reimbursements, I have not taken money personally from the last
campaign.) I’ll post a financial transparency report soon, but the
short of it is: the MediaGoblin funds are running low. Even with
Jessica generously working for such a relatively low amount of money,
we won’t be able to pay Jessica to work on MediaGoblin much longer,
given our present finances.
But we aren’t giving up! The goals of MediaGoblin and of federating
the web are just too important, and so onward we press, into the
future! Though MediaGoblin is an ambitious project, I am confident we
can achieve the things we have set out to do, but we are constrained
by limited resources and time.
Appreciate what we are doing? Want to help us in our quest to bring
network freedoms to everyone? You can help!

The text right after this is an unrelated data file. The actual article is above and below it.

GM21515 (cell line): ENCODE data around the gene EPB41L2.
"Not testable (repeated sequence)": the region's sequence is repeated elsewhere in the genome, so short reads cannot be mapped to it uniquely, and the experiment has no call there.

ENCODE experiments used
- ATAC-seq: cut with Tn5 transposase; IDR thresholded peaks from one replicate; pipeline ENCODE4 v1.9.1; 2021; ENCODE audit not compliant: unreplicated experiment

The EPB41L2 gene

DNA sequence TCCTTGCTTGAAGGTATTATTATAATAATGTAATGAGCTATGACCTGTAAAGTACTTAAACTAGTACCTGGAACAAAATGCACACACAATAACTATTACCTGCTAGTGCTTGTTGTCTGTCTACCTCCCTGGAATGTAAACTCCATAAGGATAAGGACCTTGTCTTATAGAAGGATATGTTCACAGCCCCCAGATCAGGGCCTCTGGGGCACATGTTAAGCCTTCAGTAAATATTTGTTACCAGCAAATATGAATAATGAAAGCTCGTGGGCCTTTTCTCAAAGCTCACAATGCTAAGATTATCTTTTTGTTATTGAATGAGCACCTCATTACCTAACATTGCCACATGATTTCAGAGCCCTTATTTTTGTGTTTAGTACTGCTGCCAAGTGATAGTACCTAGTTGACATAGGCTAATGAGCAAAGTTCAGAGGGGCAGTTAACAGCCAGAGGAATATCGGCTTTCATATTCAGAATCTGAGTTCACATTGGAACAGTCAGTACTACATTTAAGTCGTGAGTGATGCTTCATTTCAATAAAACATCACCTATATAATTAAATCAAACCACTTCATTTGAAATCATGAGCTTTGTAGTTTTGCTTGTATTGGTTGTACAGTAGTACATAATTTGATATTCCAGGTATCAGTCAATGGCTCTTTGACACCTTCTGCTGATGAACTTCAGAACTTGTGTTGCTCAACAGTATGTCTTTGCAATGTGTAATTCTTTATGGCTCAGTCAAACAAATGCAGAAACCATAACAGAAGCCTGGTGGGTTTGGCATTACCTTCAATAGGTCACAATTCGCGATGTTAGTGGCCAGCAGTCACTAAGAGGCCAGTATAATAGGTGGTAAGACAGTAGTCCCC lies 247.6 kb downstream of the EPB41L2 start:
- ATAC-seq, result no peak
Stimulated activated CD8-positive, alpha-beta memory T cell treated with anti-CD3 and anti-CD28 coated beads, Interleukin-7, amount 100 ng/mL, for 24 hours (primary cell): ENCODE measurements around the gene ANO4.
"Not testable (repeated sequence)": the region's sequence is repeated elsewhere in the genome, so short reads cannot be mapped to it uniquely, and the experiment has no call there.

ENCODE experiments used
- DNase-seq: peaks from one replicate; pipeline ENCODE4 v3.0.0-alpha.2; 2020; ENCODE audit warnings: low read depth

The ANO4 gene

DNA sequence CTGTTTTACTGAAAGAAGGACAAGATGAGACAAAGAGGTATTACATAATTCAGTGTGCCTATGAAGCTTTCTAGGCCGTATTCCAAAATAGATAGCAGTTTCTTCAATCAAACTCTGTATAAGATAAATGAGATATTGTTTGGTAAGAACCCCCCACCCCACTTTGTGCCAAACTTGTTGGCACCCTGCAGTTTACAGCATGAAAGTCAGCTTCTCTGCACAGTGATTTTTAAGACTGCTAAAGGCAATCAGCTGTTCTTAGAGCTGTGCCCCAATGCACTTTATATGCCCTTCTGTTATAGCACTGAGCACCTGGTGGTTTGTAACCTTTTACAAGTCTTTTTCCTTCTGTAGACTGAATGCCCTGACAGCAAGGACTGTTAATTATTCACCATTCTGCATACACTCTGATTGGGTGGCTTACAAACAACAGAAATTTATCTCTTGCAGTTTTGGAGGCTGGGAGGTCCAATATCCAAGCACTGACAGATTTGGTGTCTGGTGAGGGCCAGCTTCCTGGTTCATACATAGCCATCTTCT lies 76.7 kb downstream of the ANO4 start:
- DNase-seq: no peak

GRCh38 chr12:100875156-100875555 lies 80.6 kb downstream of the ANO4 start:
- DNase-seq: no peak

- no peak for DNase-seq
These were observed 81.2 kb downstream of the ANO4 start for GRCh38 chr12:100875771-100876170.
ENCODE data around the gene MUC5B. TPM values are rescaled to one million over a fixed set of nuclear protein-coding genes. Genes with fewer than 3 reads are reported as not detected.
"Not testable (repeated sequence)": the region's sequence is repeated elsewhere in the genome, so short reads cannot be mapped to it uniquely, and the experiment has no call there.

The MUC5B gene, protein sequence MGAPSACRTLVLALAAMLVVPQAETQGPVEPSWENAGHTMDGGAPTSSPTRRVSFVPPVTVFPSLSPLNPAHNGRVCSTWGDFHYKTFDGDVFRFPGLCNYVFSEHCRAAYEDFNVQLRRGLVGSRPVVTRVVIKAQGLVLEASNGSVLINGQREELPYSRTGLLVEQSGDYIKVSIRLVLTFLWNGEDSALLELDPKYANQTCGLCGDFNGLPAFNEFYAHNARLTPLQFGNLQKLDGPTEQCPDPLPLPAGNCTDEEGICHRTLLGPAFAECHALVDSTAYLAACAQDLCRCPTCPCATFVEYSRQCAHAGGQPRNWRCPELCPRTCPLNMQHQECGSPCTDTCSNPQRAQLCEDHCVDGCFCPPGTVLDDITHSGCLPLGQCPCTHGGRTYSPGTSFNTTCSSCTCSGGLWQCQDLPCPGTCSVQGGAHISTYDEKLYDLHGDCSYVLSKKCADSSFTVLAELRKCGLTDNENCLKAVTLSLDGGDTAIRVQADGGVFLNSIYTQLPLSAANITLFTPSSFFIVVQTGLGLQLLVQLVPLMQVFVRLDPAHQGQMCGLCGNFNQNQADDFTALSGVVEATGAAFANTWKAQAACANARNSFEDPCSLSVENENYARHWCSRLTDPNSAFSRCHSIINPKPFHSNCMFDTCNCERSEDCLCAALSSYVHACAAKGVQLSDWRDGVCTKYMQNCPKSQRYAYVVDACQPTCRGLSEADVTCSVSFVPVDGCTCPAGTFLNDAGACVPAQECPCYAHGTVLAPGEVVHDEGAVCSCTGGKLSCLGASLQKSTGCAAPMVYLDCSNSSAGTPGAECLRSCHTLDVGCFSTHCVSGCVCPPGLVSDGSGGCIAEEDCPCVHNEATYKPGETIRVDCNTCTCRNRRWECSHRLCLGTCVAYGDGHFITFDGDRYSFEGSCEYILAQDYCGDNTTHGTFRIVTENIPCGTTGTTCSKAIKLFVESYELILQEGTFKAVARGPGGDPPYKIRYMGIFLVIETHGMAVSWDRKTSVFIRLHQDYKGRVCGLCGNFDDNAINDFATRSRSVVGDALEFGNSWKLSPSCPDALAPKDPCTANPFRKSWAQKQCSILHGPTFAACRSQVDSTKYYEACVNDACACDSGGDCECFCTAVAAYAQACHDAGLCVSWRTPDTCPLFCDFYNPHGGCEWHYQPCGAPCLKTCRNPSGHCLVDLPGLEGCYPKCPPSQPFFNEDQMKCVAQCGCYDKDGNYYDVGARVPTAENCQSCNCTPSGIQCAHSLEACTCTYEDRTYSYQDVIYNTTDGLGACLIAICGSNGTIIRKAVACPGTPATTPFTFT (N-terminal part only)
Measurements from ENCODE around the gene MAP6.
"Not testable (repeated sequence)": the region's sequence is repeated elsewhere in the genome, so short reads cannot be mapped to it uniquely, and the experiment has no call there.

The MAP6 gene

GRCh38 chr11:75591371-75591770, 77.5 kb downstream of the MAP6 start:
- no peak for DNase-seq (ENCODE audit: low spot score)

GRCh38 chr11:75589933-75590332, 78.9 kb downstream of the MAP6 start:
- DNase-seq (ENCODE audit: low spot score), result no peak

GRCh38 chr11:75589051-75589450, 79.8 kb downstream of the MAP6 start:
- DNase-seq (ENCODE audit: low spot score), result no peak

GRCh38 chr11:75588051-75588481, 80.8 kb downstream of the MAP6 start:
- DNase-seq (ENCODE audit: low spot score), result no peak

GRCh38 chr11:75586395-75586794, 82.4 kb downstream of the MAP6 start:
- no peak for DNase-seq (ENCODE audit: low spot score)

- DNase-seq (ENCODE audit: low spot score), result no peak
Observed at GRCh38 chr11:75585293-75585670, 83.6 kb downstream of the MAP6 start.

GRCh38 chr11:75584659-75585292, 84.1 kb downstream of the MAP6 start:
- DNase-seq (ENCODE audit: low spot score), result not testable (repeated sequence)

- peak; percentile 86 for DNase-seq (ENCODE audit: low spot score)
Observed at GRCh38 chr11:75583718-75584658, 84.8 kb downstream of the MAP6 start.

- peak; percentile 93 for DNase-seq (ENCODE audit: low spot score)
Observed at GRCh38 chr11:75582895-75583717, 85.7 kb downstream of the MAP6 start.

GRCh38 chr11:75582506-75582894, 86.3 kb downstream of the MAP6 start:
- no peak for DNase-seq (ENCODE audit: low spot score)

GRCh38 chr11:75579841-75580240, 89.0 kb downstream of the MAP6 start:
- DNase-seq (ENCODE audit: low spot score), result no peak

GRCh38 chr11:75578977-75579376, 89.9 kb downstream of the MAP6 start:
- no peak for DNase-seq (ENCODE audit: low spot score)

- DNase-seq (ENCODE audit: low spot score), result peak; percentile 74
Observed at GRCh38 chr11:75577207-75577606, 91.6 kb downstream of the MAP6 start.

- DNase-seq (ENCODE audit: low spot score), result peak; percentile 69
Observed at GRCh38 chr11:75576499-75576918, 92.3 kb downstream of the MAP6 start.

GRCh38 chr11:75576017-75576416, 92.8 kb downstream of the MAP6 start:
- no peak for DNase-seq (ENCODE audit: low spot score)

The simplest way to help?
Though the official campaign
is over, you can still
donate to MediaGoblin through the FSF!
Jessica and I have been contracting so we can pay the bills (doing
this allowed us to “stretch out” the amount of time Jessica could
spend on the project… useful with all that W3C stuff in
progress!). Unfortunately, while the people we have been working
with are great, the contract we’ve been working on is coming to an
end. Are you looking for contractors or part time workers who are
capable of developing high quality free software and providing
community leadership? Jessica and I are both interested in working
in such cases… feel free to email me at:
cwebber AT dustycloud DOT org
We’re committed to making a better, decentralized web. I hope this
piece cleared up where we’re at and where we’re going. I believe
we’ve got exciting times ahead… till next time, goblins!